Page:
Finally, we girls have some heroines who inject superhuman powers into that sweet and helpless cliché ideal that’s impossible (and just plain boring) to live up to: Blossom, Bubbles and Buttercup. Those three animated princesses of hipness, with little sausage limbs and nose-less beach-ball heads, are not only stars of the popular Cartoon Network TV series, but bellipotent beauties of the big screen as well.
The Powerpuff Girls Movie flies you through the origin of these cute, cuddly nymphets with psycho-unfathomable superpowers, still under the imaginative eye of director-writer-executive producer Craig McCracken, the series’ creator. To save crime-rampant Townsville, kindhearted Professor Utonium (a man of science appropriately composed of Bauhaus-friendly angles, rectangles and triangles) mixes sugar, spice, everything nice and, accidentally, Chemical X, to create some little girls to perpetuate sweetness. Which he does, but at the same time he unwittingly turns his lab-monkey, Jojo, into an evil mutant genius.
You’ll see that same ’50s-’60s hipster design motif, with objects and people surrounded by signature thick lines. But the movie has a more dazzling and adventurous color palette, and room to ride its clever, ironic humor. And it has much more of that mutant monkey you hate to love, Mojo Jojo, the undisputed king of redundancy, with lines like, “Don’t you see … All you monkeys are my plan! So your plans are my plans because you made plans and my plan was to make you! But I never planned for my plans to make plans to stop my plan? I planned to rule this planet, not to have my plans plan to stop me, the planner of you!”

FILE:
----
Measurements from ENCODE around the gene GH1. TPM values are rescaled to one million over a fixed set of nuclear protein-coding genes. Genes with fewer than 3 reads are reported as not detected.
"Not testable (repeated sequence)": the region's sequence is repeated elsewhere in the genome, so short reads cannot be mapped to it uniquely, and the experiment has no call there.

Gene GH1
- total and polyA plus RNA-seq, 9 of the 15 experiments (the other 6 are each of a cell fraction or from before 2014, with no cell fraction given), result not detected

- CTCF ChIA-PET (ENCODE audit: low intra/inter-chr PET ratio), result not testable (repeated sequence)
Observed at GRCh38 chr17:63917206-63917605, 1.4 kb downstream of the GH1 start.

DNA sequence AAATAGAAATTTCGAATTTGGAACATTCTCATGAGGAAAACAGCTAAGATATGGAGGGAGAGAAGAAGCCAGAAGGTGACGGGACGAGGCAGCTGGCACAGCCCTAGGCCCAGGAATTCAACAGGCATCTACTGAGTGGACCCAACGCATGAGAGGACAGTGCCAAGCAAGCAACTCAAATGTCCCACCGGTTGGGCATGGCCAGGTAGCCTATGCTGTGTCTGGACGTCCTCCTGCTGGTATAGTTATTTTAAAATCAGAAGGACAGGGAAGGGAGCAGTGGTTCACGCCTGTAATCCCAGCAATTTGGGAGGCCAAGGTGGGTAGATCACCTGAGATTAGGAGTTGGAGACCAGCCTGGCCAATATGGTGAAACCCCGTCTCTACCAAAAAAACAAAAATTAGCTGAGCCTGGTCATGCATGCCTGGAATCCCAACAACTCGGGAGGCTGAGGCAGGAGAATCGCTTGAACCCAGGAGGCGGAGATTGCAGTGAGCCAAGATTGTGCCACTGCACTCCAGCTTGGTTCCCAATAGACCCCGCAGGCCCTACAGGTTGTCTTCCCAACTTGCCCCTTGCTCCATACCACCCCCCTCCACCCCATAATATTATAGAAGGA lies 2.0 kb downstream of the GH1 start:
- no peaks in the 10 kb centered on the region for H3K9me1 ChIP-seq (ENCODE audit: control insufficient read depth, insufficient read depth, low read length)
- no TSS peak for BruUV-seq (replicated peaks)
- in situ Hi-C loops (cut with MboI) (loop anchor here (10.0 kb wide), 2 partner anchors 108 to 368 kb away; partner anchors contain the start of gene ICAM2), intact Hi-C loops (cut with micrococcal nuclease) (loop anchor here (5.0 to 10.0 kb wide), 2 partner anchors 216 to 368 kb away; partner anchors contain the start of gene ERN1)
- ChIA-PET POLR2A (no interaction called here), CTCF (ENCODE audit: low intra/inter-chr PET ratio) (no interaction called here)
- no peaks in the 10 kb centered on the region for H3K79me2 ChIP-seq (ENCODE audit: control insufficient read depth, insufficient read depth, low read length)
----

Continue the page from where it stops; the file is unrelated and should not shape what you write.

The girls continue to spout pop-culture-adorned references, like when Buttercup is protecting a hapless pooch from a mutant ape, she bellows, “Get your hands off him, you darn dirty ape!”
The Movie is quick-witted and artistically composed, but there’s one complaint: The Powerpuff-mutant monkey battle scenes push the cartoon-happy-fun tone dangerously close to the dark side. It’s unclear whether the girls just knock out the monkeys in order to rehabilitate them for productive zoo life or if they actually kill them. (It looks pretty grim, even to my jaded eyes.) Other than that, The Powerpuff Girls Movie is an entertaining force that actually speaks “up” to children. It’ll give adults a run for their money too.
Anita Schmaltz writes about film for Metro Times. Send comments to firstname.lastname@example.org.
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